If you’re up to your neck in debt, do you know what your lenders such as the credit card companies think of you? They think that you’re just irresponsible and don’t know how to handle credit. However, I have seen studies recently that tell a different story. The Federal Reserve Board has reported that US wages have stayed flat since 2001 even after adjustments for inflation. On the other hand, basics such as medical care, food, housing and other household essentials have increased And in some cases, they’ve increased dramatically. What this boils down to is that not everyone in the US is in debt because they can’t handle credit. It’s that we’ve all taken a sort of pay cut.
It doesn’t matter whether you’re having a problem with debt because you didn’t handle your credit cards responsibly or because you were a victim of the great recession. What matters is taking action. This begins by comparing how much you spend each month to your total monthly income. You will probably be shocked at the results as you will undoubtedly find you’re spending a lot more than you earn, which is why you’re having problems with credit card debt.
Create a budget
Actually, you don’t need to know just the total amount of what you’re spending each month. You need to know how you’re spending your money. This means tracking your spending for probably a month, and, by this, I mean writing down everything you spend money on, right down to that yogurt you bought for dessert last night. You next need to divide your spending into logical categories such as food, entertainment, clothing, medical bills, transportation, eating out and so on. This information will help you determine those areas where you can make cuts and reduce your spending to less than what you earn. In fact, you should budget to spend at least several hundred dollars less than you earn so that you can begin either saving or paying down your debts.
”Snowball” your credit card debts
Once you get your spending under control, your next step is to start doing something to whip those credit card debts into shape. One way to do this is called “snowballing” them. The way you do this is by doubling up on your payments to the credit card with the highest interest rate, while continuing to make the required minimum monthly payments on the other cards. When you get this first card paid off, you can then use the money that has been freed up to start paying down the card with the second highest interest rate and so on.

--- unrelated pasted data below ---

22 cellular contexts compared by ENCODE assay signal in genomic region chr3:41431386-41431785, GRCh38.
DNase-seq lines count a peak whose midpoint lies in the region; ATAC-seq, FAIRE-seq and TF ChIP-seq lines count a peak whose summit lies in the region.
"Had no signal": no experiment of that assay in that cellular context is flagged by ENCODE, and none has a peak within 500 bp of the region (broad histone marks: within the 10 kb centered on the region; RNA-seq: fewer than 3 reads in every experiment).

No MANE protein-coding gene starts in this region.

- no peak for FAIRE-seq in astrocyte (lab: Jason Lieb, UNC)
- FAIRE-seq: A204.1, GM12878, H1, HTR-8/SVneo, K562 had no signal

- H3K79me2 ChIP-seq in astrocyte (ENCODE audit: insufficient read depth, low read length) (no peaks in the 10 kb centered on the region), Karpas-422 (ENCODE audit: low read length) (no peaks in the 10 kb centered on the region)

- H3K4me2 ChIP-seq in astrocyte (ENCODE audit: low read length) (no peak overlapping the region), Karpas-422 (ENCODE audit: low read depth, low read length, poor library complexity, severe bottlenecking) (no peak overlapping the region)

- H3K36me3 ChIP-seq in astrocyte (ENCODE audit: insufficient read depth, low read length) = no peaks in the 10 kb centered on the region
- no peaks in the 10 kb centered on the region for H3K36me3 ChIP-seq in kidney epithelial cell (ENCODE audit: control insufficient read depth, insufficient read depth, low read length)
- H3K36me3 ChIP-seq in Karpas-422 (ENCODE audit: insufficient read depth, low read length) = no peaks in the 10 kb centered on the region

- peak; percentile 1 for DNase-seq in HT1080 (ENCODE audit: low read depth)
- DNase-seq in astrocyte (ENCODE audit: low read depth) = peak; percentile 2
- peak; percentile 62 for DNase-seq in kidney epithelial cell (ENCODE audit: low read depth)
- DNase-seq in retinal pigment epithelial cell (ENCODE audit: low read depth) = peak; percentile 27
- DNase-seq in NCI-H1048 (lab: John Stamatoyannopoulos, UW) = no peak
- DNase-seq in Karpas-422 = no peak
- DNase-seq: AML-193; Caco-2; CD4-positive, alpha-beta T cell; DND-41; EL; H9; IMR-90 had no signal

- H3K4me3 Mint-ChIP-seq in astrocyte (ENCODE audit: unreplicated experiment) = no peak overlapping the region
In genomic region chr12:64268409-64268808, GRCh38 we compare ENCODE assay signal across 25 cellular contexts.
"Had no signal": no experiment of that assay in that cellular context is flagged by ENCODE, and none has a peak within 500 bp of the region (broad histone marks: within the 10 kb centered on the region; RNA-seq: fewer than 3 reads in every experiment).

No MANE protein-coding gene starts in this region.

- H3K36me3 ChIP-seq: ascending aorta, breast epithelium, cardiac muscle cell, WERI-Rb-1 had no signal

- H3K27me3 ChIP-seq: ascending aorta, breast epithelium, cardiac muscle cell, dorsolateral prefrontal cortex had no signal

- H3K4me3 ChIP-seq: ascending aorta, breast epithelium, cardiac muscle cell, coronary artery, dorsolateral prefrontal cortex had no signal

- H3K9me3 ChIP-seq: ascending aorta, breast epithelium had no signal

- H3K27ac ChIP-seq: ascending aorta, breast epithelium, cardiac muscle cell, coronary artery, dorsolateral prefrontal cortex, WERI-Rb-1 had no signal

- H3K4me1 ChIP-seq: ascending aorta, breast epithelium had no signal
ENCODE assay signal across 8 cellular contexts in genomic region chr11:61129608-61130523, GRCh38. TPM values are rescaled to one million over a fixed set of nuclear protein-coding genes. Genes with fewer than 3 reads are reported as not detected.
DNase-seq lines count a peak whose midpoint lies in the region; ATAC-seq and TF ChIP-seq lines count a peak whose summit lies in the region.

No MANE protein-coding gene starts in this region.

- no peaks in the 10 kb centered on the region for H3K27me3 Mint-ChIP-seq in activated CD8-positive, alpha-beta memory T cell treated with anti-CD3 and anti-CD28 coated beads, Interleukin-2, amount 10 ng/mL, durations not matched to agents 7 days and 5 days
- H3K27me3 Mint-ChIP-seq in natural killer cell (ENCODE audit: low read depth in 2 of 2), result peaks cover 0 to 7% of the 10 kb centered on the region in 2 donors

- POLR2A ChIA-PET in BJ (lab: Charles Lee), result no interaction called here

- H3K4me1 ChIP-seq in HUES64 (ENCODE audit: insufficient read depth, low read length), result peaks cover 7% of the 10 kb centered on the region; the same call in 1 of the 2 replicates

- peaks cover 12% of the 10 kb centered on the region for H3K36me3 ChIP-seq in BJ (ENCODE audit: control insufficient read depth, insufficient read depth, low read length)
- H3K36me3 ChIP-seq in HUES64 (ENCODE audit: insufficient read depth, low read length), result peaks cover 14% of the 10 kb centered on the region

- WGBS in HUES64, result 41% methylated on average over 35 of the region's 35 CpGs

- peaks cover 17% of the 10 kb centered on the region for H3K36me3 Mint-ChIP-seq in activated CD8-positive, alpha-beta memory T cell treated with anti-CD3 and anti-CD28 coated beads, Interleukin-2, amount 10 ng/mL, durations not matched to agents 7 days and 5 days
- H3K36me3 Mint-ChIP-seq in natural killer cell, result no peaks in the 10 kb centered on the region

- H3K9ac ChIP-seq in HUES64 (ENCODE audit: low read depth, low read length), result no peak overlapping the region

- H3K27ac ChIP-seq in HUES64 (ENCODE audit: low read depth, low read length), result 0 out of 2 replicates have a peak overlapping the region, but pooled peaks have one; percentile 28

Borrow from your retirement fund
The best way by far to borrow money is from yourself. There are two ways you could do this. First, if you have a 401(k) or IRA, you could borrow money from it. As a general rule, you can borrow $50,000 or one half of your 401(k), depending on which is less. You can take as long as five years to pay back the money and the money you would be paying back would be to yourself and not to some financial institution. How cool would that be?
Borrow from your life insurance
If you have what’s called a whole life policy, it will have a cash value. If you’ve had the policy for some time, it may have a high enough cash value that you could borrow from it to pay off your credit card debts. With life insurance, unlike a 401(k), you can just take your time paying back the money or not pay it back at all. Of course, if you were to die without paying the money back, your heirs would not get the money you had borrowed.
Debt relief done our way
We’ve helped thousands of American families get credit card debt relief through an option called debt settlement or debt negotiation. Our experienced debt counselors could contact your credit card companies and negotiate settlements, probably for thousands of dollars less than you owe. Call our toll-free number today or fill in the form you’ll find on this page and let us explain debt settlement and how we could probably help you become debt free in 24 to 48 months. We think you’ll agree it’s a really great credit card debt relief option.